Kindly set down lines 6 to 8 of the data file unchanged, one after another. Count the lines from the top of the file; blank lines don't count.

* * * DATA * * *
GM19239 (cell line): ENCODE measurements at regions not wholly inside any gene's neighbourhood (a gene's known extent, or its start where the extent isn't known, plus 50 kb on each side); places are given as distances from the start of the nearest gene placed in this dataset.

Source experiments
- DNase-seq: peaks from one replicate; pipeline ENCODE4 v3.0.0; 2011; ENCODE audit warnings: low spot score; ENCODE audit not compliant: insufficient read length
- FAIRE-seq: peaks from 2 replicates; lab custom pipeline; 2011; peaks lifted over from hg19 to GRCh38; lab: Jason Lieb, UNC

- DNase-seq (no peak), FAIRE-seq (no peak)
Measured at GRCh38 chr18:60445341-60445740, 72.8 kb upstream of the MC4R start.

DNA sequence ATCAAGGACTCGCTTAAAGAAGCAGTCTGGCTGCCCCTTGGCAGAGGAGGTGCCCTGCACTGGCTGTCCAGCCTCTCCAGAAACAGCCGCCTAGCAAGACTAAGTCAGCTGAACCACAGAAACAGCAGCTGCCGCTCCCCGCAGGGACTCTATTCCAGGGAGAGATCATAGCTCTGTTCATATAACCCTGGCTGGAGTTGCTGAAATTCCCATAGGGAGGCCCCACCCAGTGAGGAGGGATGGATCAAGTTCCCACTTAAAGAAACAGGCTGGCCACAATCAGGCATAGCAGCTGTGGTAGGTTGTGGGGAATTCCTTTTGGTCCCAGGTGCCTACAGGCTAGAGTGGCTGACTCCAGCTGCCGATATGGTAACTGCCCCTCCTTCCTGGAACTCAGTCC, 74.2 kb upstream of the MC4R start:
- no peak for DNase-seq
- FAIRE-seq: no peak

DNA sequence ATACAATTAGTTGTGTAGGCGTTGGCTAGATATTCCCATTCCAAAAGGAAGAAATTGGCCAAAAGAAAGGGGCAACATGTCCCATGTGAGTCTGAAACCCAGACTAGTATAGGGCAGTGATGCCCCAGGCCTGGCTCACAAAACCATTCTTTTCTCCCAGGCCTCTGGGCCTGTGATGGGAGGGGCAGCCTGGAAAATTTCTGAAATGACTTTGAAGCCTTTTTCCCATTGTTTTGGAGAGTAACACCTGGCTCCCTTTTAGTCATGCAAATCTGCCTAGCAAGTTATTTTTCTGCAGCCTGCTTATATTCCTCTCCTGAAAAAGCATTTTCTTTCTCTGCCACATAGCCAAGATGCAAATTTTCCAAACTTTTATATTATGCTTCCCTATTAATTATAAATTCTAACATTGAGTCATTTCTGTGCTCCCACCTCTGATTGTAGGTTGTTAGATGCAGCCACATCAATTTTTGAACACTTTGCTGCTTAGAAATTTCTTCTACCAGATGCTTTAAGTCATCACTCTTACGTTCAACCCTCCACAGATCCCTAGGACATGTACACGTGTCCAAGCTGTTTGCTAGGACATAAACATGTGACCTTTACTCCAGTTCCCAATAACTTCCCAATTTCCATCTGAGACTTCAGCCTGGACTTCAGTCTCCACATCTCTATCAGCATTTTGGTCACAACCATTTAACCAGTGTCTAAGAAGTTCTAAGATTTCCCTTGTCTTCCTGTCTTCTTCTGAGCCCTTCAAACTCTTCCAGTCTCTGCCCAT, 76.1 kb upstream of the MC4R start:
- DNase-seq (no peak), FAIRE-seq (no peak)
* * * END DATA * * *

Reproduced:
Measured at GRCh38 chr18:60445341-60445740, 72.8 kb upstream of the MC4R start.

DNA sequence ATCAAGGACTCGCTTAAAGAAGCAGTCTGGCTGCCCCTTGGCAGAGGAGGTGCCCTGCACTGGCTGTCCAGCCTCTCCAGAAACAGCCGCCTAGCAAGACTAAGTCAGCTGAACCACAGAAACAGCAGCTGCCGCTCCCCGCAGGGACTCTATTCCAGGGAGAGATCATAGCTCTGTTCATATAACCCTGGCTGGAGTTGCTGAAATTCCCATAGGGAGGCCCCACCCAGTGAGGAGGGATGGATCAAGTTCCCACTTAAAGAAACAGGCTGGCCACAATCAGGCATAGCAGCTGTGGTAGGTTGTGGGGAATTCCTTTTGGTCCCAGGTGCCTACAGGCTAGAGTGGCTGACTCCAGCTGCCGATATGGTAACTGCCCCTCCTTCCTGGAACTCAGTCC, 74.2 kb upstream of the MC4R start:
- no peak for DNase-seq